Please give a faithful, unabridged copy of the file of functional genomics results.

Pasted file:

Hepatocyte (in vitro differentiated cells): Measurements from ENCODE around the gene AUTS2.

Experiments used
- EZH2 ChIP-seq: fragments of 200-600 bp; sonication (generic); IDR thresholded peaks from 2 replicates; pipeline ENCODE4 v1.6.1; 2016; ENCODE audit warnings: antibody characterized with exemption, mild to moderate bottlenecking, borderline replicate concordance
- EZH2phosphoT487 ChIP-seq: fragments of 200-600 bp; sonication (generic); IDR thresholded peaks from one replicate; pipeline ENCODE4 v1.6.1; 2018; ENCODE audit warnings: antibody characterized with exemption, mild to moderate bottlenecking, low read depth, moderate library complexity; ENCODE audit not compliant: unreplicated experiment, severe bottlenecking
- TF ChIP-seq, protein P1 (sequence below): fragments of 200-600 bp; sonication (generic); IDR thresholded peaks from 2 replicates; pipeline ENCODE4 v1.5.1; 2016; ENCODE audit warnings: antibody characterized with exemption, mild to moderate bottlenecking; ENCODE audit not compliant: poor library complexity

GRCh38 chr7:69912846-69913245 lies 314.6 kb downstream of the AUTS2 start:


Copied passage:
Hepatocyte (in vitro differentiated cells): Measurements from ENCODE around the gene AUTS2.

Experiments used
- EZH2 ChIP-seq: fragments of 200-600 bp; sonication (generic); IDR thresholded peaks from 2 replicates; pipeline ENCODE4 v1.6.1; 2016; ENCODE audit warnings: antibody characterized with exemption, mild to moderate bottlenecking, borderline replicate concordance
- EZH2phosphoT487 ChIP-seq: fragments of 200-600 bp; sonication (generic); IDR thresholded peaks from one replicate; pipeline ENCODE4 v1.6.1; 2018; ENCODE audit warnings: antibody characterized with exemption, mild to moderate bottlenecking, low read depth, moderate library complexity; ENCODE audit not compliant: unreplicated experiment, severe bottlenecking
- TF ChIP-seq, protein P1 (sequence below): fragments of 200-600 bp; sonication (generic); IDR thresholded peaks from 2 replicates; pipeline ENCODE4 v1.5.1; 2016; ENCODE audit warnings: antibody characterized with exemption, mild to moderate bottlenecking; ENCODE audit not compliant: poor library complexity

GRCh38 chr7:69912846-69913245 lies 314.6 kb downstream of the AUTS2 start: